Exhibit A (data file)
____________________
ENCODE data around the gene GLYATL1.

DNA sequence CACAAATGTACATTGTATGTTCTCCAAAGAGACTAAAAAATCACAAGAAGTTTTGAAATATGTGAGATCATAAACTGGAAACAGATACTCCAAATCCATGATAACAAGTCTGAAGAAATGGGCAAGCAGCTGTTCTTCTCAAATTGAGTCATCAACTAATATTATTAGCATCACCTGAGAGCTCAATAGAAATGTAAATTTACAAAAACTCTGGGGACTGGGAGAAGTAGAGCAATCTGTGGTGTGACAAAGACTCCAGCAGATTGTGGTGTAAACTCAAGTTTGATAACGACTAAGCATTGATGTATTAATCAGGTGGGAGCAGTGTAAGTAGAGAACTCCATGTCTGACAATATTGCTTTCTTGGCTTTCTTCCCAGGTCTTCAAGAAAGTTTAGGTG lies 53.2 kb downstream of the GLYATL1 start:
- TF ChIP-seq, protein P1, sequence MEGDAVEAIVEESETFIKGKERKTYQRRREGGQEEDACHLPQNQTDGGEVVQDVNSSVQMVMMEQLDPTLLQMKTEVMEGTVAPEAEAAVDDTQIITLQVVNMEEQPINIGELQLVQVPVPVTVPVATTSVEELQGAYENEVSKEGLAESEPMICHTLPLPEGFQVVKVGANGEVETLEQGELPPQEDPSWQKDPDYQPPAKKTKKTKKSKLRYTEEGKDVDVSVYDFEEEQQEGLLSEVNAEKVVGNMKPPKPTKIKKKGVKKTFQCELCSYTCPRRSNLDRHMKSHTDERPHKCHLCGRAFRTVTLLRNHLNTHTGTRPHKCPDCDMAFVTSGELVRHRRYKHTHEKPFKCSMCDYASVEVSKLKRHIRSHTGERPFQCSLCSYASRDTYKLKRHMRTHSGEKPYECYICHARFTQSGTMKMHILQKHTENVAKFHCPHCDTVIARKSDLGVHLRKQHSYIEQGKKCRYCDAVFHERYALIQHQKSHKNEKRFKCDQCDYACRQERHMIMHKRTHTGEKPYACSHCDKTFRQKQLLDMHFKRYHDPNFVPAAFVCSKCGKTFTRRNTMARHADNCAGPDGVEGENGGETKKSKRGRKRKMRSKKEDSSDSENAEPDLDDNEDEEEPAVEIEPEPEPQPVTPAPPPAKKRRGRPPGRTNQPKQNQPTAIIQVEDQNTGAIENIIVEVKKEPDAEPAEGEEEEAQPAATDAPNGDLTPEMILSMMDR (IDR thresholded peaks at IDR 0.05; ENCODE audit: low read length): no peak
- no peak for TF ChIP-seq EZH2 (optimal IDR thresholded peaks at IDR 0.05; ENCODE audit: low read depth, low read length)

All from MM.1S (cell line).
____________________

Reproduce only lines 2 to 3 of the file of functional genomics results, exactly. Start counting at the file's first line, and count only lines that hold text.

DNA sequence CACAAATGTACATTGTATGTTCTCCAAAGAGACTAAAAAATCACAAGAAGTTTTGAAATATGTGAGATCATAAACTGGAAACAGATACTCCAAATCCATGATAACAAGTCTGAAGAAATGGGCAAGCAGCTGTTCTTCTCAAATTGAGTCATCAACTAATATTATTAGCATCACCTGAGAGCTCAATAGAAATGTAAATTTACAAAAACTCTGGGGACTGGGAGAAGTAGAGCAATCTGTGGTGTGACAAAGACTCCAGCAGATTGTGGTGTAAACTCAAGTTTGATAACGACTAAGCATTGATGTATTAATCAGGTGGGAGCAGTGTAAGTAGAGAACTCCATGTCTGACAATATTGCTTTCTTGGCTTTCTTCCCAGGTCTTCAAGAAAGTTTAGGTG lies 53.2 kb downstream of the GLYATL1 start:
- TF ChIP-seq, protein P1, sequence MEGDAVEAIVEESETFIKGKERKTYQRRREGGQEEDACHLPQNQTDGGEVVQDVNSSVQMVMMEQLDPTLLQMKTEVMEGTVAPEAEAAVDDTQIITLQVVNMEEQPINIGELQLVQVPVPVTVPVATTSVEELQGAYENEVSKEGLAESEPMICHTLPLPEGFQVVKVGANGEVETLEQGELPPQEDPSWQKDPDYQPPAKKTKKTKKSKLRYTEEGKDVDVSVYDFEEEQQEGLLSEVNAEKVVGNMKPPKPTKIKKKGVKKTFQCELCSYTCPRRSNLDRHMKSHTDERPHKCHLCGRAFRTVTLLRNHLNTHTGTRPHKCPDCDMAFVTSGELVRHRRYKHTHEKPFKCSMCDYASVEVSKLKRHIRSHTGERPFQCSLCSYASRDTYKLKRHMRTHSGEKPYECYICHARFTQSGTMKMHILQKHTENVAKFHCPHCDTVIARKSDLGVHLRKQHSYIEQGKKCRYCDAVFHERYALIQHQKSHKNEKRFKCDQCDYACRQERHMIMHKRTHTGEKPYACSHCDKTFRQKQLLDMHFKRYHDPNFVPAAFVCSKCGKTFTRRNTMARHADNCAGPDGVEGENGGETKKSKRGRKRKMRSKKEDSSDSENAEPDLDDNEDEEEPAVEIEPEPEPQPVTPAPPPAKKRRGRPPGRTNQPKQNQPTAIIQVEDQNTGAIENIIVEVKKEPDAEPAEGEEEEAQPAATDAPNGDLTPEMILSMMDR (IDR thresholded peaks at IDR 0.05; ENCODE audit: low read length): no peak